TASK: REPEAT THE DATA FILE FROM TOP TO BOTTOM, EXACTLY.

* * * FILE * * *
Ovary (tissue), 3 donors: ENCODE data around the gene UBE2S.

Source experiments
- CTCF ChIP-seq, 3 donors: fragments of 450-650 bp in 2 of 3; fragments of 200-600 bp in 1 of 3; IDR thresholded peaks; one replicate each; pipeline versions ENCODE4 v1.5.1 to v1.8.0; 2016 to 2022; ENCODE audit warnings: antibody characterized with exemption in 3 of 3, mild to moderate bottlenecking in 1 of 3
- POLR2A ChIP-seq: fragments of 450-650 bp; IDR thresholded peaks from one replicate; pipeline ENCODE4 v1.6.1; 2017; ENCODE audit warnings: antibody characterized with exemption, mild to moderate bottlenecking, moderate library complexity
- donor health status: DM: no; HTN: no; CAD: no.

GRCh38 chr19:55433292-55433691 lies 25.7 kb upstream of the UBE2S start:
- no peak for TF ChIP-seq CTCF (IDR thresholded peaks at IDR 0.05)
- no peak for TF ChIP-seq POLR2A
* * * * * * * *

Ovary (tissue), 3 donors: ENCODE data around the gene UBE2S.

Source experiments
- CTCF ChIP-seq, 3 donors: fragments of 450-650 bp in 2 of 3; fragments of 200-600 bp in 1 of 3; IDR thresholded peaks; one replicate each; pipeline versions ENCODE4 v1.5.1 to v1.8.0; 2016 to 2022; ENCODE audit warnings: antibody characterized with exemption in 3 of 3, mild to moderate bottlenecking in 1 of 3
- POLR2A ChIP-seq: fragments of 450-650 bp; IDR thresholded peaks from one replicate; pipeline ENCODE4 v1.6.1; 2017; ENCODE audit warnings: antibody characterized with exemption, mild to moderate bottlenecking, moderate library complexity
- donor health status: DM: no; HTN: no; CAD: no.

GRCh38 chr19:55433292-55433691 lies 25.7 kb upstream of the UBE2S start:
- no peak for TF ChIP-seq CTCF (IDR thresholded peaks at IDR 0.05)
- no peak for TF ChIP-seq POLR2A